Les émeutes urbaines de Novembre 2005

Some politically incorrect reflexions on violence in France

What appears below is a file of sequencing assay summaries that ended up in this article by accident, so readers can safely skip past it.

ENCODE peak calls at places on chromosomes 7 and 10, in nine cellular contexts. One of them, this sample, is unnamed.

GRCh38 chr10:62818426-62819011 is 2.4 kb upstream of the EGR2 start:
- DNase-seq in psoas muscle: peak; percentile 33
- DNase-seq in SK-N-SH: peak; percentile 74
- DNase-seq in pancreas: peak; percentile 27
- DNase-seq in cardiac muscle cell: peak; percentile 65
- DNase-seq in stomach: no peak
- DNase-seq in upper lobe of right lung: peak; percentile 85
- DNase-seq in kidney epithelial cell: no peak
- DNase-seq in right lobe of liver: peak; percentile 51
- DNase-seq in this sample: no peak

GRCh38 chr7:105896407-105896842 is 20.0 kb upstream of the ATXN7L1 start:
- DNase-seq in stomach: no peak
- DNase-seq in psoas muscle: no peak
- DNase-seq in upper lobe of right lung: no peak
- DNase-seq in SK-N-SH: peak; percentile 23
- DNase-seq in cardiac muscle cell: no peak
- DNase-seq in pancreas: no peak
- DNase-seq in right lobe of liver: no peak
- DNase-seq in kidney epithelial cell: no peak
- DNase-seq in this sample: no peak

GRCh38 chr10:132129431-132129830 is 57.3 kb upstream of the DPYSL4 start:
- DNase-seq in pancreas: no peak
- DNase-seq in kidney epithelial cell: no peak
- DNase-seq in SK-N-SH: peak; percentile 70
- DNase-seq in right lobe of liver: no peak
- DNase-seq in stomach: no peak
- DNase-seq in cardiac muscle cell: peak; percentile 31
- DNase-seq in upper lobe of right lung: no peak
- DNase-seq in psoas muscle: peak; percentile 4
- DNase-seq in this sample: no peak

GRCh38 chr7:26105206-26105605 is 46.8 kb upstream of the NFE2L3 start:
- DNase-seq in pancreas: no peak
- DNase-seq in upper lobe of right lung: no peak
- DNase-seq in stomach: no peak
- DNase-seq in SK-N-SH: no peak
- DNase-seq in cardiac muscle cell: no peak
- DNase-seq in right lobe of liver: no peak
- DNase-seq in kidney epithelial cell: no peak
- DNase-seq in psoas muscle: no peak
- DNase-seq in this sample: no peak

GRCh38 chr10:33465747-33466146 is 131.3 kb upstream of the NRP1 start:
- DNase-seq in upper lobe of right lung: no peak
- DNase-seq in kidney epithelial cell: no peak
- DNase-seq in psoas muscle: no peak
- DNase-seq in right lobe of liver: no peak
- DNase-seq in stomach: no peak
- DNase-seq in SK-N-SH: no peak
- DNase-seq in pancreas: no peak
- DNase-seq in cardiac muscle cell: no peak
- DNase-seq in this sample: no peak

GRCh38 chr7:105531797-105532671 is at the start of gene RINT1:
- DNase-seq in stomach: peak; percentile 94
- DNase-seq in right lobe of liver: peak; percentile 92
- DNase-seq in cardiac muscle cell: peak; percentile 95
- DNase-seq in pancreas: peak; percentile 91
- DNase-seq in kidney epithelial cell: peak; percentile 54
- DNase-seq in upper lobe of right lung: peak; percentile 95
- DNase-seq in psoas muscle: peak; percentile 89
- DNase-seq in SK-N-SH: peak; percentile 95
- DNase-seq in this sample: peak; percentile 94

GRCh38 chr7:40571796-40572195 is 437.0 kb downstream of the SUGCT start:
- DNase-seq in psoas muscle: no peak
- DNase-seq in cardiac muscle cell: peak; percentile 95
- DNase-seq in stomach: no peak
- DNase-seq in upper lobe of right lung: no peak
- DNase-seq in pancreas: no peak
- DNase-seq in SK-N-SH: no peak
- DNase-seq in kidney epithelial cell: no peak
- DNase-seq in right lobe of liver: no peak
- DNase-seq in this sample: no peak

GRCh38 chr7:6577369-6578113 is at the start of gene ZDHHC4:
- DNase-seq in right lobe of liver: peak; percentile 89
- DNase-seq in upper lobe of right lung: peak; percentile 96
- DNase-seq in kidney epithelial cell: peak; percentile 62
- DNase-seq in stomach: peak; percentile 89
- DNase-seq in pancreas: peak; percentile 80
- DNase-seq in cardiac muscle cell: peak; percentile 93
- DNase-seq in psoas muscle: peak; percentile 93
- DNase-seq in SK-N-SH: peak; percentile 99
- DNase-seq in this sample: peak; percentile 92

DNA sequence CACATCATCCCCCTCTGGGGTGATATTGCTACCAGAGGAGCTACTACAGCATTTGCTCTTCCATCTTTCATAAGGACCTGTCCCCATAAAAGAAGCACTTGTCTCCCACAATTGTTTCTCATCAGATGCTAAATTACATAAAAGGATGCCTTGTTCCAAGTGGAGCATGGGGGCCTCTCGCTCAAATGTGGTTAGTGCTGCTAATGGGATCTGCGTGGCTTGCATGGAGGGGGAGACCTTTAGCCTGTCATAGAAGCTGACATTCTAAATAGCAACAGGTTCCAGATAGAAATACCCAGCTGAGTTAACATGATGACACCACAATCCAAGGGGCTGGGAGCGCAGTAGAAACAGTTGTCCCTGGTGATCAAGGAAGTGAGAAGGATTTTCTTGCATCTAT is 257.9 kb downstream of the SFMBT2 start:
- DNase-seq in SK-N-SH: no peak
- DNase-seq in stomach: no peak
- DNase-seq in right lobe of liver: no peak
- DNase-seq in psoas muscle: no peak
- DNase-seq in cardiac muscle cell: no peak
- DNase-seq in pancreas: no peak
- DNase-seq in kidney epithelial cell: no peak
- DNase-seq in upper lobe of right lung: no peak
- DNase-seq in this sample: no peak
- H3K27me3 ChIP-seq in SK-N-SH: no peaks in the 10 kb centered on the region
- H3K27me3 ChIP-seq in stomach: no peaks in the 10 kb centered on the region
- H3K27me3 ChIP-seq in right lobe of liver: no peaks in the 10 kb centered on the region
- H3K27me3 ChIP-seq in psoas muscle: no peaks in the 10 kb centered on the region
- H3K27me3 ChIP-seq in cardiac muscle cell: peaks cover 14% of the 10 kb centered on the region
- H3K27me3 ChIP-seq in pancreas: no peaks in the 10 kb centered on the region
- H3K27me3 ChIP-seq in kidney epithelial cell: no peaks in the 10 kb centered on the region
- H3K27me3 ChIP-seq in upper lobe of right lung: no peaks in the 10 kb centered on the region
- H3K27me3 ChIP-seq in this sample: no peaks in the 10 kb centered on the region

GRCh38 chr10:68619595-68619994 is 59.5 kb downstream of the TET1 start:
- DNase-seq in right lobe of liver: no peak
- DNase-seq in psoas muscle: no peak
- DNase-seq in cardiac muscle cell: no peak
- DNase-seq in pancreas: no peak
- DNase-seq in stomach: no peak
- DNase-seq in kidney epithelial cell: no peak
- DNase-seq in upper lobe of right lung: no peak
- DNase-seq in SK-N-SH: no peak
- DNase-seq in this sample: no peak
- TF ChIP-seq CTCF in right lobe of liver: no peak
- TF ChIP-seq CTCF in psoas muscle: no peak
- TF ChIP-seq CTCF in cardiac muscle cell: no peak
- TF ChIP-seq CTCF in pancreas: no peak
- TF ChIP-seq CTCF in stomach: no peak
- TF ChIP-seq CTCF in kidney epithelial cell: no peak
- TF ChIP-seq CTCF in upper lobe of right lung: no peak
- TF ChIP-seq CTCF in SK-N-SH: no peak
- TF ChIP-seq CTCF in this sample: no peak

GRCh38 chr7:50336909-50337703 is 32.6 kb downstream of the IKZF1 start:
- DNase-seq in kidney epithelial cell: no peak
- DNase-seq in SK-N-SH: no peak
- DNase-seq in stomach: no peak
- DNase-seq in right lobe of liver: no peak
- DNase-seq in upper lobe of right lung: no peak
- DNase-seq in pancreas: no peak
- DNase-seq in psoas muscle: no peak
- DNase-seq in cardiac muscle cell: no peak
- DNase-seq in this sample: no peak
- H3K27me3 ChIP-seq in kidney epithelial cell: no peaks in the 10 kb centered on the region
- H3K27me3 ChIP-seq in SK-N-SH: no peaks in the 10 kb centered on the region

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Two parallels are often evoked apropos the recent violent outbursts in France: the New Orleans looting after Katrina hurricane and May 68. In spite of significant differences, lessons can be drawn from both parallels. With regard to New Orleans, the Paris fires had a sobering effect on those European intellectuals who used New Orleans to emphasize the advantage of the European welfare state model over the US wild capitalism – now we know it can happen here also. Those who attributed the New Orleans violence to the lack of European-style solidarity are no less wrong than the US free-market liberals who now gleefully returned the blow and pointed out how the very rigidity of state interventions which limit market competition and its dynamics prevented the economic rise of the marginalized immigrants in France (in contrast to the US where many immigrant groups are among the most successful). On the other hand, what strikes the eye with regard to May 68 is the total absence of any positive utopian prospect among the protesters: if May 68 was a revolt with a utopian vision, the recent revolt was just an outburst with no pretense to any kind of positive vision – if the commonplace that “we live in a post-ideological era” has any sense, it is here. Is this sad fact that the opposition to the system cannot articulate itself in the guise of a realistic alternative, or at least a meaningful utopian project, but only as a meaningless outburst, not the strongest indictment of our predicament? Where is here the celebrated freedom of choice, when the only choice is the one between playing by the rules and (self-)destructive violence, a violence which is almost exclusively directed against one’s own – the cars burned and the schools torched were not from rich neighborhoods, but were part of the hard-won acquisitions of the very strata from which protesters originate.